Lepakshi – An architectural wonder

Tripoto
21st Jun 2009

View of the unfinished Kalyana Mandapa

Photo of View of the unfinished Kalyana Mandapa by Vinod Ponoth

The Courtyard

Photo of The Courtyard by Vinod Ponoth

The large footprint with trickling water

Photo of The large footprint with trickling water by Vinod Ponoth

Ganesha

Photo of Ganesha by Vinod Ponoth
Photo of by Vinod Ponoth

The Naga LInga

Photo of The Naga LInga by Vinod Ponoth

Monolithic Nandi that faces the Naga Linga

Photo of Monolithic Nandi that faces the Naga Linga by Vinod Ponoth

A beautiful pillar of the Kalayana Mandapapa

Photo of A beautiful pillar of the Kalayana Mandapapa by Vinod Ponoth

Looks like a plate(etched in the ground)

Photo of Looks like a plate(etched in the ground) by Vinod Ponoth

Another beautiful sculpture

Photo of Another beautiful sculpture by Vinod Ponoth

The patch work on the Naga sculpture

Photo of The patch work on the Naga sculpture by Vinod Ponoth

Another set of cracks

Photo of Another set of cracks by Vinod Ponoth
Photo of by Vinod Ponoth
Photo of by Vinod Ponoth
Photo of by Vinod Ponoth
Photo of by Vinod Ponoth

Lepakshi is about 130 km from Bangalore. It is a perfect one day, weekend getaway. I had visited this place way back in 2009. At that time it was not a very popular tourist spot. It would be a good idea to pack some food so that one need not rush back for lunch. The temple complex is dedicated to Veerabhadra. The unfinished kalyana mandapa has numerous pillars with exquisite sculptures. The Natya Mandapa with about 70 pillars, each pillar beautifully carved, is also the location of the famed Hanging Column or Pillar of Lepakshi temple. The base of the pillar barely touches the ground and is possible to pass objects such as a thin sheet of paper or a piece of cloth from one side to the other. It is said that the pillar is a bit dislodged from its original position when a British engineer tried to move it in an unsuccessful attempt to uncover the secret of its support.

Legend has it that the bird Jatayu, from the Ramayana, wounded by the king of Lanka, Ravana, fell here after a futile battle against the king who was carrying away Sita, the wife of Rama, the king of Ayodhya. When Rama reached the spot, he saw the bird and said compassionately to him, “Le Pakshi” — meaning “Arise, bird” in Telugu.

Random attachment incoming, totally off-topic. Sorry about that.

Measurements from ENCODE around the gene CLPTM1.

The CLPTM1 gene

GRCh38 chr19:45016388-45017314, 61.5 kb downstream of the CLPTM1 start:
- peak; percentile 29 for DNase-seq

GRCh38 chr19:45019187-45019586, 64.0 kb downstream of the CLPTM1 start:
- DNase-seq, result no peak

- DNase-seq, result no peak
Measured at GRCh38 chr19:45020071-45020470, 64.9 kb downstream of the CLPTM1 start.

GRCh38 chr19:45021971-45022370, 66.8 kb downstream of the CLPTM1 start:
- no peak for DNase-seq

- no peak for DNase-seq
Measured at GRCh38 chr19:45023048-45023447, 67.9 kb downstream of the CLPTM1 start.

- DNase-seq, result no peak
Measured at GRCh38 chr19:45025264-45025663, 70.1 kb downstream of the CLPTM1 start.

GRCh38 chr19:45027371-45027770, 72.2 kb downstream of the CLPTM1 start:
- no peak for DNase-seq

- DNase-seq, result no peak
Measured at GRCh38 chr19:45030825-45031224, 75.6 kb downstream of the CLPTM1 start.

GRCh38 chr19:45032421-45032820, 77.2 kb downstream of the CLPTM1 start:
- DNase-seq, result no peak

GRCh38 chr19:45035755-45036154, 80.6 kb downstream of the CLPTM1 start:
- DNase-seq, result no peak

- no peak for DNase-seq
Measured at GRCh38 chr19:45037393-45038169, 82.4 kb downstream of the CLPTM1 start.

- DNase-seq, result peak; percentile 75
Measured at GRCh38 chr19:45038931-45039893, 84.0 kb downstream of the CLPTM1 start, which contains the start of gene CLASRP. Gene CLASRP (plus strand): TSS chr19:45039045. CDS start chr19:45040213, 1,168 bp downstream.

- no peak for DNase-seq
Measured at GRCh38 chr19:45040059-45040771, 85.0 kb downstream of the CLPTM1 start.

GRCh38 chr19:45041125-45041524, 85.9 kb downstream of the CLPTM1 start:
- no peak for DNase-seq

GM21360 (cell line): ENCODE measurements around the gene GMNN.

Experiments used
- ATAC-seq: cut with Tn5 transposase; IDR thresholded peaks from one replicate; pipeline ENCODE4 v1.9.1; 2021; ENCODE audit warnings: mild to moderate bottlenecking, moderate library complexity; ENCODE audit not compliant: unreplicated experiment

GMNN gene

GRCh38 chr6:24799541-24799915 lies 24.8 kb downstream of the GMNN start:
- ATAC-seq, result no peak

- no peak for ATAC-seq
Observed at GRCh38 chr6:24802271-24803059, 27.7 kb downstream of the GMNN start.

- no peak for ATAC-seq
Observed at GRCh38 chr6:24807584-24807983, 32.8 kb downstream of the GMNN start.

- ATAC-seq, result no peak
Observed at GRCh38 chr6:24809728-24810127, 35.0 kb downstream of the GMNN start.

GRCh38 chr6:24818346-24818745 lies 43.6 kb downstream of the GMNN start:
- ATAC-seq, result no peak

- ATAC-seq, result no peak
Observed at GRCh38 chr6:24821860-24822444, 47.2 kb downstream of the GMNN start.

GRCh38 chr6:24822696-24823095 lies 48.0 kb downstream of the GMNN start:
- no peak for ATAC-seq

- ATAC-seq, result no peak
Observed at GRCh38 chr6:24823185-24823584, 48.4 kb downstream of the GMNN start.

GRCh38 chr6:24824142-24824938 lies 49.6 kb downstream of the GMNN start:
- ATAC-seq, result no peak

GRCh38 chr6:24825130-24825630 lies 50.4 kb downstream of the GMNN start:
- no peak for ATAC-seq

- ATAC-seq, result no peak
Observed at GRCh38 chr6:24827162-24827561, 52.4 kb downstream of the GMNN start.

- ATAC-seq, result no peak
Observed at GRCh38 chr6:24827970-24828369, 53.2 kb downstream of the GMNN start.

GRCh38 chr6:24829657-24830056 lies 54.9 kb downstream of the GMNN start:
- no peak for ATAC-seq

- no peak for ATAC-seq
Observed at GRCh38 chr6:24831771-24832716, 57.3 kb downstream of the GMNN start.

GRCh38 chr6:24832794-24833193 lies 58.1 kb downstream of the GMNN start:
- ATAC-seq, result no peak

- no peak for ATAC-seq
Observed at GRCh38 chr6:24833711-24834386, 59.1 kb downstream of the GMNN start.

The temple is built on a low and rocky hill called Kurmasailam which in Telugu language translates to tortoise hill. The monolithic huge granite Nandi (bull), 15 feet in height and 27 feet in length is another great attraction. The Nandi faces the Shiva Linga located towards the back side of the Veerabhadra temple. The Shiva Linga rests within the coils of the the gaint serpent (Naga) and is to have been carved out of a single stone. There is a a legend that a little boy (with great sculpting skills) and his mother used to live in the vicinity of the temple. One day in the morning the boy informed his mother that he is hungry, so the mother went to prepare food. When she returned she was astonished to see the beautifully sculpted Shiva Linga with the Naga. However due to the drishti (strong focussed energy from the eyes) of the mother the sculpture slightly cracked(one can see some cement patch work).

Adjacent to this, there is an unfinished Kalyana Mandapa which is open to sky. Interesting to note is that some of the designs on the pillar can be seen on sarees!

The Veerabhadra temple is famous for its intricate carvings and paintings(not much left). Supposed to have been constructed in 1538 AD by Virupanna, a noble man and merchant prince. However, there is a Puranic lore that the temple was built by the sage Agasthya. There is a cave chamber in the sanctum where sage Agasthya is said to have lived.